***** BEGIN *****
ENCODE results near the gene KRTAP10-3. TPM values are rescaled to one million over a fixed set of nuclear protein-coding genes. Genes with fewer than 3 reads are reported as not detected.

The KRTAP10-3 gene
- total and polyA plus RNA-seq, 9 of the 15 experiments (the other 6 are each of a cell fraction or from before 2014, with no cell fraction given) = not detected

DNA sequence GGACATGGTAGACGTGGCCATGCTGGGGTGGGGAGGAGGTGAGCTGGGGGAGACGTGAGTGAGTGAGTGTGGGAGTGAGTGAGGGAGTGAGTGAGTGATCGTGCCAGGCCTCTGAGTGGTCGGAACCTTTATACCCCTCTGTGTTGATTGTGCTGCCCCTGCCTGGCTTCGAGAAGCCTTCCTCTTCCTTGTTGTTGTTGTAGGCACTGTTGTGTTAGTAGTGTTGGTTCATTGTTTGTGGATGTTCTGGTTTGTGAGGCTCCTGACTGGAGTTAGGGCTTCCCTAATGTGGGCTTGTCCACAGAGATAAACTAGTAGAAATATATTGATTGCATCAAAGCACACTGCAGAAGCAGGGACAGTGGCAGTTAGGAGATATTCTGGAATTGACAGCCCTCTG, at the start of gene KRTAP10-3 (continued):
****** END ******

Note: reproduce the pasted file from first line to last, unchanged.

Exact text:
ENCODE results near the gene KRTAP10-3. TPM values are rescaled to one million over a fixed set of nuclear protein-coding genes. Genes with fewer than 3 reads are reported as not detected.

The KRTAP10-3 gene
- total and polyA plus RNA-seq, 9 of the 15 experiments (the other 6 are each of a cell fraction or from before 2014, with no cell fraction given) = not detected

DNA sequence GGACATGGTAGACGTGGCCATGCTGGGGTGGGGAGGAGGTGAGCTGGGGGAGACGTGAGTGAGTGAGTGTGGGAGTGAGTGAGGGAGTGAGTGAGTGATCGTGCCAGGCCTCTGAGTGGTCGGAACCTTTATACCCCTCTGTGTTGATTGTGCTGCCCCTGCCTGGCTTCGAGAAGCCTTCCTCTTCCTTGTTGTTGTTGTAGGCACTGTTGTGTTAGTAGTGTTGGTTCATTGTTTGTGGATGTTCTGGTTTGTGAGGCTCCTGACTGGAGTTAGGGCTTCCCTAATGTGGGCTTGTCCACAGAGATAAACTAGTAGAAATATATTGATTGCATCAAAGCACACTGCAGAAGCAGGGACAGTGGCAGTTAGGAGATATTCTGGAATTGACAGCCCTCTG, at the start of gene KRTAP10-3 (continued):